The Real Estate Institute of the ACT has hit back at comments made by Chief Minister Andrew Barr after he called views from the institute as "out of touch".
In a statement, the institute said it was disappointed by the comments from the Chief Minister, which it said inferred the industry was self-serving.
"To infer that real estate agents have self-interest is simply ridiculous" Real Estate Institute of the ACT chief executive Michelle Tynan said.
Mr Barr made the comments on Friday after Real Estate Institute of the ACT president Craig Bright said the ACT's rent reduction scheme was "problematic" for landlords on ABC Radio.
When asked to respond to the comment, the Chief Minister said the "pain is going to be shared by everyone".
"There is no world where landlords are going to skate through this without experiencing some pain," Mr Barr said.
"Landlords need to be part of the solution.
"Those comments were particularly unhelpful and particularly out of touch. They represent a small sectoral interest and frankly the broader community is starting to get a little sick of people trying to protect their patch and refusing to budge."
The ACT's rent reduction scheme, expected to cost $39 million, would see tax relief given to landlords who reduce rents for tenants experiencing financial hardship by more than 25 per cent.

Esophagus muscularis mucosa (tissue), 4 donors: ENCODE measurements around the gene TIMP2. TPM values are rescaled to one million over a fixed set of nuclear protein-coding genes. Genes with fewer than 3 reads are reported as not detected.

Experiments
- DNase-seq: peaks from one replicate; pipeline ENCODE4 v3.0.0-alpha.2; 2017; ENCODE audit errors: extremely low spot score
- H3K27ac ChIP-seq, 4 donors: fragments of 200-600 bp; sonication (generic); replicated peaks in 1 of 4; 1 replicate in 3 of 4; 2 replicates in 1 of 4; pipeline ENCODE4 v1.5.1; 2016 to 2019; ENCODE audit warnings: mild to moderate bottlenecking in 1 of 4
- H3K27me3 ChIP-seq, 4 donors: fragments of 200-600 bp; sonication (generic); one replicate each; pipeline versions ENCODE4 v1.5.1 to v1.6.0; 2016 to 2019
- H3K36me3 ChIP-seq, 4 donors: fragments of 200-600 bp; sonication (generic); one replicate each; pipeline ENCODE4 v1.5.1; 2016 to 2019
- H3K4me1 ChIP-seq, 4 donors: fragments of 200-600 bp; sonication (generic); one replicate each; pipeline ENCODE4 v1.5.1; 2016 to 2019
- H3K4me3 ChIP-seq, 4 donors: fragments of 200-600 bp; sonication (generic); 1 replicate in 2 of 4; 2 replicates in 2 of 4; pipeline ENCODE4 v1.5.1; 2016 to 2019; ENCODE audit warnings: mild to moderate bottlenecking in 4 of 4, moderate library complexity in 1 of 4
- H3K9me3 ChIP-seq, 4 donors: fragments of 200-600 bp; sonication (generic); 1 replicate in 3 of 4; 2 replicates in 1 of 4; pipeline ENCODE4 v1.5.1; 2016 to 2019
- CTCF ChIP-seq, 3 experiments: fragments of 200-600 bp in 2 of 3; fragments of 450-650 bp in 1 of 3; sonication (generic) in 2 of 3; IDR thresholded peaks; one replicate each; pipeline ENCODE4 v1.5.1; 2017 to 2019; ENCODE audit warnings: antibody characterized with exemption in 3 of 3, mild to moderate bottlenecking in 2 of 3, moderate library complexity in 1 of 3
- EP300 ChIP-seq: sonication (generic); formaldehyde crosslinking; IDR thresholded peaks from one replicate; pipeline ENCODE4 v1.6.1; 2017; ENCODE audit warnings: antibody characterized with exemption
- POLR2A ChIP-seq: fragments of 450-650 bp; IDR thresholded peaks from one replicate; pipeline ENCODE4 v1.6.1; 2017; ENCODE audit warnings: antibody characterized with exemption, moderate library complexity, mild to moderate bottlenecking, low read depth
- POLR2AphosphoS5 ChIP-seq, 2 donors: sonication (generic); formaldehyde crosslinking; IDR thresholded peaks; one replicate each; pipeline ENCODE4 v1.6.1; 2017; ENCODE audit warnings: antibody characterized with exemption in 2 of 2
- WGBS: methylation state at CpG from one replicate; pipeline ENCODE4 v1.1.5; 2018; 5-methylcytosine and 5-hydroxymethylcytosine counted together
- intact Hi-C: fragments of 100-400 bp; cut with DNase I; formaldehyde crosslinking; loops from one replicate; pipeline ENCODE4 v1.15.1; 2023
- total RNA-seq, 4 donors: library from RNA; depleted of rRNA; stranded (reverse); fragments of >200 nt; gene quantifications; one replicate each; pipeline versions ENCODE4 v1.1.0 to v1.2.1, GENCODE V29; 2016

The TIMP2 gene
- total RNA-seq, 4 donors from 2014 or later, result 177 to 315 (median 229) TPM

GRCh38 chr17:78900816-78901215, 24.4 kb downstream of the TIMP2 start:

The scheme was announced as part of the COVID-19 Emergency Bill.
"Government must understand that whilst our members will not see anyone homeless, a reduction in rent is not always a solution that will be attainable," Ms Tynan said.
"Landlords are 50 per cent of this equation and it is simply unacceptable for the government to threaten that they will 'drag them to the table'.
"Many landlords are experiencing job losses or significant reduction of income but still have mortgage payments, statutory charges and maintenance obligations they must meet."
The institute also said it had not received any directive from the ACT government beyond "sit down and work it out".
"The ACT government has still not released the framework for the implementation for the eviction moratorium," Ms Tynan said.
"Without this vital framework, how are agents able to guide both tenants and landlords on the best outcome for what is an unknown duration of the of the COVID-19 crisis."